Help with Pain in Arch Area and Heel (Flat Feet)

Updated on May 07, 2012
M.A. asks from Lawrenceville, GA
7 answers

I have been experiencing pain in both feet and it is mainly in my heels and the arch area. When I stay up on my feet or walk a lot it is quite noticeable. I would like to know if anyone has experienced this and what should I do about it. I know that insoles might help but I've not found any that are firm and provide arch support. Any advice would really help. Thanks

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answers from Atlanta on

I suggest that you look into orthotics. They are much better than the inserts you buy in the store because they are made to correct this type of problem or prevent it from worsening.

There is a store called Star Shoes in Lawrenceville on the corner of Sugarloaf Pkwy & Five Forks Trkm Rd in the Publix Shopping Center. Our office is next door to them and I know the owners personally, Don & Janice. They are the nicest people and would be happy to answer any questions you have about your problem! They are very specialized for these types of problems!!! Best of Luck!

1 mom found this helpful


answers from Atlanta on

do not wear open heeled shoes for a while.
do strech exercises with rubber band or without several times a day, it really does work
there are two tennis shoes that can help go to hwy 124 snellville shoe show there is someone in there that can show you the paticular STYLE and brand of shoes, be prepared for the $100 price- worth it to get well!
don't waste your money on inserts
take ibuprofen
if you don't take measures to heal this you can develop
bone spurs, you don't want this to happen!
Take care



answers from Atlanta on

Try strecting your feet and also run a can over your foot and also see a dr



answers from Atlanta on

I have high arches and get foot and leg pain if I don't wear shoes with good arch supports. Wal-mart sells a shoe insert specifically designed for arch support. It's about $6. Also, be careful about the kinds of shoes you wear and try to elevate your feet when sitting. Good luck.



answers from Atlanta on

Plantar fasciitis might be the cause of this. It is caused by wounding the tough fascia connective tissue on the bottom of your foot. This band runs from your heel to the ball of your foot. It supports your arch and it transmits your weight across the bottom of the foot with each step you take.

If the plantar fascia gets bruised or over-stretched, the inflammation causes the heel and foot pain. It can also get partially detached from the heel and a calcium deposit can form - a heel spur.

1. Over-pronation: Excessive rolling of your foot and ankle with each step. This can be corrected by wearing motion control running shoes or orthotics.
2. Wearing old shoes: Shoes lose their support and cushioning after 500 miles. If your shoes are a year old and you wear them regularly, they are dead. Get rid of them or you risk injury.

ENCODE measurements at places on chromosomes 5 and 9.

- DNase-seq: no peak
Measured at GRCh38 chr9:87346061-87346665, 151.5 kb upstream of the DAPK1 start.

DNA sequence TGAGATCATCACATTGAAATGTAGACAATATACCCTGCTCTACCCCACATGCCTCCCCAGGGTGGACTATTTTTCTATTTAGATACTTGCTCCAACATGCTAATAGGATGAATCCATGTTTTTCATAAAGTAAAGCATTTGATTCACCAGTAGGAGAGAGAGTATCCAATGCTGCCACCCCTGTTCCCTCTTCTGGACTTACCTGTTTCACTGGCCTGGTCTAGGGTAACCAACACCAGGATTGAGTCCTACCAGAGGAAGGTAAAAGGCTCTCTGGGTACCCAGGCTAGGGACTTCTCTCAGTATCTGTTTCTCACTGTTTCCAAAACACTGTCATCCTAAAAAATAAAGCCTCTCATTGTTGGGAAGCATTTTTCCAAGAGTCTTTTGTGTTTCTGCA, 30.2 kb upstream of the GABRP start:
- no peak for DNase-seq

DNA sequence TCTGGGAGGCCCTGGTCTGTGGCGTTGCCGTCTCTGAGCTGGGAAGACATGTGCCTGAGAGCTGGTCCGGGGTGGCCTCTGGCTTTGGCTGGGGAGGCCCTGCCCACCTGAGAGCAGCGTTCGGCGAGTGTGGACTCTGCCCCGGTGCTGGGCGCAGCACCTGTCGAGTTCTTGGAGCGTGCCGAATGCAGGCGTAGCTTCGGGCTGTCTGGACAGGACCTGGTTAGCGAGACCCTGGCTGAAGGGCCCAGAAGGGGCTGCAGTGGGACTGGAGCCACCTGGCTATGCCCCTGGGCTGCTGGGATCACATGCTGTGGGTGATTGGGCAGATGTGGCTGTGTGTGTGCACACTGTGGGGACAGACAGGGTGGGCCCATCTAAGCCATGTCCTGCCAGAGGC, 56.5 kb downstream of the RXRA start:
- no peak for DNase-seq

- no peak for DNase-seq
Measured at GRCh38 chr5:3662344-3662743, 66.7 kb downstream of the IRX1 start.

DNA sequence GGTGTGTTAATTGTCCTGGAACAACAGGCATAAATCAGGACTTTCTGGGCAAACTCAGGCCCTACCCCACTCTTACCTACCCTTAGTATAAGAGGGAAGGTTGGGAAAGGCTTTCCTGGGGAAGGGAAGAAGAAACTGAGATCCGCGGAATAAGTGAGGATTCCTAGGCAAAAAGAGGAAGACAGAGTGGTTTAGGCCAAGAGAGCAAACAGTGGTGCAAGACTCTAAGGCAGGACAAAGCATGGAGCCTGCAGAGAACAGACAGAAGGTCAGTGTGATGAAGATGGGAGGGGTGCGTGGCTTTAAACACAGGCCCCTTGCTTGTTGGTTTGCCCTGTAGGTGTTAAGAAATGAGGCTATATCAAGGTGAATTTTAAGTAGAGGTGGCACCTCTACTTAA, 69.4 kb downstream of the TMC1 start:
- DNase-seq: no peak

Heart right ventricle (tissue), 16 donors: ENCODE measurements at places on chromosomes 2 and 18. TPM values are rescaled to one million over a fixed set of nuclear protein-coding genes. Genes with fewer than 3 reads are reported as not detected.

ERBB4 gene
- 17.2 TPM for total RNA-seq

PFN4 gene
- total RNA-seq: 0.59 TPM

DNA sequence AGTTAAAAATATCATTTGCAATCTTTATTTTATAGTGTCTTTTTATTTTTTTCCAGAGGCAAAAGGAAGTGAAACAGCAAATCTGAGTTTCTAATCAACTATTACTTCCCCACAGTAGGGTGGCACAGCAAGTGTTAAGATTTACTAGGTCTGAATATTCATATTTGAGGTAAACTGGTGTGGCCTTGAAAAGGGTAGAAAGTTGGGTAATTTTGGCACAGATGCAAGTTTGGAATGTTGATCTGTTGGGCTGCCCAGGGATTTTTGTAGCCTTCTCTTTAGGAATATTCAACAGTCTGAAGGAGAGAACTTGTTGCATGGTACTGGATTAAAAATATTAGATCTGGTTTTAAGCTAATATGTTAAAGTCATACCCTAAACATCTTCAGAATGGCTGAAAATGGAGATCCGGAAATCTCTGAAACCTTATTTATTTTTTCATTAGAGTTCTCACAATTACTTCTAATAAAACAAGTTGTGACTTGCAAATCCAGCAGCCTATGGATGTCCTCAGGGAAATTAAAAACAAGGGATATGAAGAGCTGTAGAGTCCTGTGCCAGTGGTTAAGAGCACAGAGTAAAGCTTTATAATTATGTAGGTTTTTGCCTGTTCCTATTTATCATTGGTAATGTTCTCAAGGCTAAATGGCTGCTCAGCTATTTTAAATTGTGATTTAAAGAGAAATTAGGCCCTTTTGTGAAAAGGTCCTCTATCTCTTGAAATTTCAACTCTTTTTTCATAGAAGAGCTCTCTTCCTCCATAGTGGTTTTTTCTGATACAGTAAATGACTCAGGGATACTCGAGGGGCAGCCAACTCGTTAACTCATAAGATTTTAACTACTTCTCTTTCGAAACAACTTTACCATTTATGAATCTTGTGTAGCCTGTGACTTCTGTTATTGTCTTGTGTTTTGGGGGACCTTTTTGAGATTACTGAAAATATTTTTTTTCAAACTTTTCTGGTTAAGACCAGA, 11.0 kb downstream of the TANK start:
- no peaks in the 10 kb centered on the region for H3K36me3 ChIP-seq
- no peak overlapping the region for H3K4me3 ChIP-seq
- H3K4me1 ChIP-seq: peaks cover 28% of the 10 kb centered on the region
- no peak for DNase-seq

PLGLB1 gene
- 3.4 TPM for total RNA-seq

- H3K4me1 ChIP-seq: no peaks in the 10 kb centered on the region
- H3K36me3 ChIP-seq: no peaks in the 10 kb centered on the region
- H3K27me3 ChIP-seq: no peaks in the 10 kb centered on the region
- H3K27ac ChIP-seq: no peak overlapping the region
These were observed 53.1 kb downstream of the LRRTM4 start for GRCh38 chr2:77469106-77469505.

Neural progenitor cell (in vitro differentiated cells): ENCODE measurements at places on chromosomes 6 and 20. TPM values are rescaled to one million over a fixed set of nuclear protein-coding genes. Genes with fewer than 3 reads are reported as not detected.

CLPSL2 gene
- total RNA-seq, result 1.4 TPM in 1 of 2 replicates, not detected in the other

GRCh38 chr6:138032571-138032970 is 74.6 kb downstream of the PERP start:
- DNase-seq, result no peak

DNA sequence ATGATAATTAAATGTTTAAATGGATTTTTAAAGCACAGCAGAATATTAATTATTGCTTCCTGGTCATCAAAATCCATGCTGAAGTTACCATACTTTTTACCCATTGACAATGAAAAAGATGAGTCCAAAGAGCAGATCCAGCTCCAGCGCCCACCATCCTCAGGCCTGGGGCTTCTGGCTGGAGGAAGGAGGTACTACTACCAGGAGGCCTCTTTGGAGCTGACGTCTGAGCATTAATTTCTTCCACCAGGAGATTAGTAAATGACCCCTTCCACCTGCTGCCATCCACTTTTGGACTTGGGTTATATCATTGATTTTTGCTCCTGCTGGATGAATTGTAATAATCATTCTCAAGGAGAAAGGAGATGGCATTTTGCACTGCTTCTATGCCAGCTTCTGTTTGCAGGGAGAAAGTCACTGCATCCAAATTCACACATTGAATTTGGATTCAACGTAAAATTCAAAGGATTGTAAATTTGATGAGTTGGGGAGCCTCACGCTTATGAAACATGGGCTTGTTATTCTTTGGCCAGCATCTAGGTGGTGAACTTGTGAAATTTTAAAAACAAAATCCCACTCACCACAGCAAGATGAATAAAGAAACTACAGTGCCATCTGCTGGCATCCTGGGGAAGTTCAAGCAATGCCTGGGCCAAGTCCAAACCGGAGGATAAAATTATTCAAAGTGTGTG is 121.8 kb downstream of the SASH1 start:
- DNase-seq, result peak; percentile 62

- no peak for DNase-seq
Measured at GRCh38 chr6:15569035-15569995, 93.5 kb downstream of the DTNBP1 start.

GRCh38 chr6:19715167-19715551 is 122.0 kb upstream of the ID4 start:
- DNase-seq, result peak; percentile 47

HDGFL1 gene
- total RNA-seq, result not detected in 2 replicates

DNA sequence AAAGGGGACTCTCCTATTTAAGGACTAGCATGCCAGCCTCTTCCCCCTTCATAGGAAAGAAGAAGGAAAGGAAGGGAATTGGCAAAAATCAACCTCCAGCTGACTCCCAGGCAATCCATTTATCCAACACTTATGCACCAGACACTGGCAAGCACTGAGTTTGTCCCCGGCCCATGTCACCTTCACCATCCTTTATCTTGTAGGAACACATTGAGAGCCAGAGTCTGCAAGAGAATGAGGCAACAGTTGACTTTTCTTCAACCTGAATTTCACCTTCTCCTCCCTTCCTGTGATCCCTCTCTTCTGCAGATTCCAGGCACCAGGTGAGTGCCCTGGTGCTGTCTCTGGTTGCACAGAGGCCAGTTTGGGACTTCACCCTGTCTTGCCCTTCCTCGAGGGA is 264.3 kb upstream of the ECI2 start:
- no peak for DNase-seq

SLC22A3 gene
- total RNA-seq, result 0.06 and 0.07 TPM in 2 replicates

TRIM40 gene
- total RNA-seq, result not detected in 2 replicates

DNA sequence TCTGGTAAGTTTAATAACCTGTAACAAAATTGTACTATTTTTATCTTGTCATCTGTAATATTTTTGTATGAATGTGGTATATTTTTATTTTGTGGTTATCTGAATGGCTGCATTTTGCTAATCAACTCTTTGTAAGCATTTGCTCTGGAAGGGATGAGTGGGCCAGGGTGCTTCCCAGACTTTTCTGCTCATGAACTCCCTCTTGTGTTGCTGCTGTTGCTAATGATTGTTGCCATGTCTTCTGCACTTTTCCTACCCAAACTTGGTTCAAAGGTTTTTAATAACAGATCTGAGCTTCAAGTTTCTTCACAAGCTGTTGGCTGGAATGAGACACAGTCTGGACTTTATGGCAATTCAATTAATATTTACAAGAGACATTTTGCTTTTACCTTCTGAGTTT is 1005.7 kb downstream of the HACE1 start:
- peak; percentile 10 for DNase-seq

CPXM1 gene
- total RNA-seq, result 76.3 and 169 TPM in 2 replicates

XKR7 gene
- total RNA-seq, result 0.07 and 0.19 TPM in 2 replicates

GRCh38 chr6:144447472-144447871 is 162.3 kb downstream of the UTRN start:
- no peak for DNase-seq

3. Overstriding: taking too long of step in front of your body can also contribute to tight calves and plantar fasciitis.

1. Rest: Once you have plantar fasciitis, you should back off of your walking distance and not walk or run through the pain.
2. Icing: Use an ice pack on the foot for 15 minutes after walking.
3. Self-Massage: Massage the foot before getting out of bed in the morning. Use long strokes from the ball down to the heel.
4. Night splint: This device holds your foot flexed at night so that the plantar fascia doesn't tighten up and cause that horrible pain as you stretch it first thing in the morning, which can in fact re-injure it.

Once the pain and swelling have begun to subside, perform these static stretches three times a day. Continue to use this stretch to prevent recurrence of plantar fasciitis and heel spur.
1. Plantar Fascia Stretch
2. Rolling Stretch
3. Step Stretch

Good Luck!



answers from Atlanta on

This condition is called plantar fascitis. I had it for a period of several months a number of years ago. It comes from the tendon that runs the length of your foot from heel to toe being inflammed and tightening up when you're sitting down. Then when you stand up, it *hurts*.

What helped me was each time I went to stand up, whether in the morning getting out of bed or anytime just from a chair, I would stretch my foot (or feet, if both are involved as mine were) out *before* I got up, pushing my heel out and stretching my leg to its full length.

I would then flex my feet forward and back several times before I actually stood up. When you do stand up, give your feet a few seconds to stretch further before moving. That also helps alleviate some of the pain.

My doctor told me to take Ibuprofen, an anti-inflammatory, twice a day for about 10 days. If my condition had not improved then, I was to see a podiatrist (foot doctor). Thankfully, in my case, it *did* get better. But it does take time and a little bit of TLC for yourself to give those tendons time to heal.

I know that time and TLC are not plentiful commodities in the life of a mom, especially with young children, but you've got to take care of yourself first if you want to be able to really take care of your children as you'd like.

Good luck!



answers from Gainesville on

Treatment for Arch pain is dependent on the cause. There are many causes of arch pain, such as inflammation of the plantar fascia ligament, flat feet, structural imbalance or a trauma injury to the foot are some of the most common causes.

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